Foreclosure Options and Your Credit
A short sale is the sale of a home for less than the existing balance on the mortgage. If you’re having financial hardship, your lender may consider this option in order to incur a smaller financial loss than might result from a foreclosure.
A short sale may not eliminate the remaining balance of the mortgage unless settlement is clearly indicated on the acceptance offer. In addition, multiple levels of approvals may be necessary, such as a second mortgage lender and/or a mortgage insurance company.
It may be beneficial to hire an experienced real estate agent. A qualified agent is able to provide you with a Broker Price Opinion (BPO) to give you an estimate of market value.
Deed in Lieu of Foreclosure
A deed in lieu of foreclosure is the borrower’s voluntary surrender of the property in order to avoid foreclosure. Your lender will assess factors, such as the costs incurred to continue with the foreclosure process as well as the number of liens on the property, to determine whether this process is in the lender's best financial interest.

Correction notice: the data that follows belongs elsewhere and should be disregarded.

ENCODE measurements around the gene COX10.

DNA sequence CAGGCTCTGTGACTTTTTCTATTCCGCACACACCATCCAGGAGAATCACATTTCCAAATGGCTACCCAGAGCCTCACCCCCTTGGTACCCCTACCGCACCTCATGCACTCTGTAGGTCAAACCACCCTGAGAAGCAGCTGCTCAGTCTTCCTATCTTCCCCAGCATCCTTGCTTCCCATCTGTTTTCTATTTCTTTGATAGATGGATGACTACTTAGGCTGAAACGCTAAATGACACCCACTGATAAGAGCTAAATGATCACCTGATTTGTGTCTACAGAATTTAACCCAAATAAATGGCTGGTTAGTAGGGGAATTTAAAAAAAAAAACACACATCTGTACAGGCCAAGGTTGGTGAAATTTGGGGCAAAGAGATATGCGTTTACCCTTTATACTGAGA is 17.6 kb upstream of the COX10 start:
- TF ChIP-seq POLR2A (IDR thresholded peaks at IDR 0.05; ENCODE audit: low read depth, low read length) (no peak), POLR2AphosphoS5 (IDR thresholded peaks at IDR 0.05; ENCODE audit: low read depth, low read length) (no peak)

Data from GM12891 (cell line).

In many cases it is easier for the lender to complete the foreclosure process than to accept a deed in lieu. If your lender accepts the deed in lieu process, it may not extinguish your responsibility to pay any loan deficiency after the sale of the property.
A foreclosure is the legal process where a borrower's ownership of a property is dissolved due to default. Typically, the property is sold at a public auction and the proceeds used to pay the loan. The foreclosure process varies by lender. It may be beneficial to contact a foreclosure counselor or an attorney to help you understand your options and rights.